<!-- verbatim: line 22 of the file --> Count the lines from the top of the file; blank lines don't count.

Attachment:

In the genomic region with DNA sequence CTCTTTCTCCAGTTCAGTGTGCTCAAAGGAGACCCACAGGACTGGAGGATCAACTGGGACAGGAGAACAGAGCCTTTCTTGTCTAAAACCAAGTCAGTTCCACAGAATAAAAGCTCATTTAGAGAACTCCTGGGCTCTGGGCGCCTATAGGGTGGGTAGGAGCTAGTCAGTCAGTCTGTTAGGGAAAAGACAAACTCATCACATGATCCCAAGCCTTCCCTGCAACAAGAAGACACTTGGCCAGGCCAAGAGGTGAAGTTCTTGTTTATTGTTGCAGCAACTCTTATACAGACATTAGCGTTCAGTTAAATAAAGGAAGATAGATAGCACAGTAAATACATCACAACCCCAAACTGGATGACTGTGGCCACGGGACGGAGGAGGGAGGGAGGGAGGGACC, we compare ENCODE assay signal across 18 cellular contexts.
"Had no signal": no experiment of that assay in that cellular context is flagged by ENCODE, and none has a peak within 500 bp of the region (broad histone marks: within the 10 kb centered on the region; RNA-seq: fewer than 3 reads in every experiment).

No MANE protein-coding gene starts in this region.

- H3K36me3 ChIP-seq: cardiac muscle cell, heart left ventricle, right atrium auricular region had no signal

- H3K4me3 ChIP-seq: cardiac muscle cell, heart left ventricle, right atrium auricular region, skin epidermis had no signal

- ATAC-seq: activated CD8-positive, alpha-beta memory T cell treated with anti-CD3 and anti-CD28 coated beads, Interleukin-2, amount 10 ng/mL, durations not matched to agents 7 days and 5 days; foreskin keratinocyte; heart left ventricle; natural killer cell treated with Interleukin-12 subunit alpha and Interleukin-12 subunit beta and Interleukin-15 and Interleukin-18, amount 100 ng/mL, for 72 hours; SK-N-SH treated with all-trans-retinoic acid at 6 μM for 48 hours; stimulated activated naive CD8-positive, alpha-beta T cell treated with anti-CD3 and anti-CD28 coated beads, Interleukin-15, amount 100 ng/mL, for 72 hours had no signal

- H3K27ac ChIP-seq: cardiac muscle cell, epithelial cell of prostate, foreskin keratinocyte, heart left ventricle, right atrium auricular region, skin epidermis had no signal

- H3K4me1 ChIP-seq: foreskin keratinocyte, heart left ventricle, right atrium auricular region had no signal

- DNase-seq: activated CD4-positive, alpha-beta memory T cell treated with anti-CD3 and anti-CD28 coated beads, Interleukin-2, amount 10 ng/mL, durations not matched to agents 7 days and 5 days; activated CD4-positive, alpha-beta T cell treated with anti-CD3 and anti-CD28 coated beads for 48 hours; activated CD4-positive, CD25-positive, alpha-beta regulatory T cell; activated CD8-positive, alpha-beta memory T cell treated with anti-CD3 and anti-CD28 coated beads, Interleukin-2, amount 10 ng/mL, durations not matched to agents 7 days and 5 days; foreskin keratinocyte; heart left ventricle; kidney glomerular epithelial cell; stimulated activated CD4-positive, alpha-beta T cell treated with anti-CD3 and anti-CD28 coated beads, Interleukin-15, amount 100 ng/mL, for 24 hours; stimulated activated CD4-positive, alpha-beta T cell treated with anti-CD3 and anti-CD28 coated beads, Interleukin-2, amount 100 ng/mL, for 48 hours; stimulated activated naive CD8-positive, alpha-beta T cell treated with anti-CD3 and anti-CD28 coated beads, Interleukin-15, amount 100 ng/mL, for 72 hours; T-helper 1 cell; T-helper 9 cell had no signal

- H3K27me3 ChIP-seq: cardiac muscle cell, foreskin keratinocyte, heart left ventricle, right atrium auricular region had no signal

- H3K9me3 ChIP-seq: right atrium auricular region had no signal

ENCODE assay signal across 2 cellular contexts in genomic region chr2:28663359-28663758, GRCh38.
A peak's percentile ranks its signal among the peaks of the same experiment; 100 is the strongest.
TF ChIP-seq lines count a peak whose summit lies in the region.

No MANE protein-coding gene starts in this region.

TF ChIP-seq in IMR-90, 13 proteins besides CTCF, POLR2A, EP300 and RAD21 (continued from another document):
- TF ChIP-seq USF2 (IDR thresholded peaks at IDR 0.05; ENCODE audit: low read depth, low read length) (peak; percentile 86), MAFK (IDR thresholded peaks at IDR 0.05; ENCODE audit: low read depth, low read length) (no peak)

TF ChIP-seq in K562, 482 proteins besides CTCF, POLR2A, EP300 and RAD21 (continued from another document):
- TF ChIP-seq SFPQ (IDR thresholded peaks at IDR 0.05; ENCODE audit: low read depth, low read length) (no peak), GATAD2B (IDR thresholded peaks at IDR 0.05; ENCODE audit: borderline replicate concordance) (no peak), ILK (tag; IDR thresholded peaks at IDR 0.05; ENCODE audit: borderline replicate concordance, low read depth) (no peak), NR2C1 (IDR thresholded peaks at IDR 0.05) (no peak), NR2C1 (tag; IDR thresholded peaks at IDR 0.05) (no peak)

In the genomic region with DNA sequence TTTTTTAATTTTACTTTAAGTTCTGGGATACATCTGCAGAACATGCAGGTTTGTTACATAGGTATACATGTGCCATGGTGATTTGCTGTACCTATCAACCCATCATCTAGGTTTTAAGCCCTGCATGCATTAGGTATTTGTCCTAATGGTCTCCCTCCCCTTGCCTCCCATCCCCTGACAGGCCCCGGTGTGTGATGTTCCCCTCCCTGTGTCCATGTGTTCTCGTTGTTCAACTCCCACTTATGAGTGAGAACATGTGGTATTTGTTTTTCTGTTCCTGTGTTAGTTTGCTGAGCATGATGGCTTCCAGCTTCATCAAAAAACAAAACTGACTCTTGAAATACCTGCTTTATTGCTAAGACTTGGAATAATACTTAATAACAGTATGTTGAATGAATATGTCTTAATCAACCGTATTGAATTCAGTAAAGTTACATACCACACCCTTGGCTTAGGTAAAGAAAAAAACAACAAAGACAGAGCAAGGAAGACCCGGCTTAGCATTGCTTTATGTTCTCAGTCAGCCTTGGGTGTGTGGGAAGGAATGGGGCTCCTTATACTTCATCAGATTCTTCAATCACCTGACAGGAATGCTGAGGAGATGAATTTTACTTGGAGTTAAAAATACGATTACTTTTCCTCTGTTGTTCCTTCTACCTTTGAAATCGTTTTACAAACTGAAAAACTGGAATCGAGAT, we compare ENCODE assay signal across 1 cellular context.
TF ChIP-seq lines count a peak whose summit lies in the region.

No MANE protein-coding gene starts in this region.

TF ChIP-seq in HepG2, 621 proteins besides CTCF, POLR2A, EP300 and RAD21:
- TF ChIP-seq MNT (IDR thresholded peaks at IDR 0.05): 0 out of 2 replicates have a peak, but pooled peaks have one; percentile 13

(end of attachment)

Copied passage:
No MANE protein-coding gene starts in this region.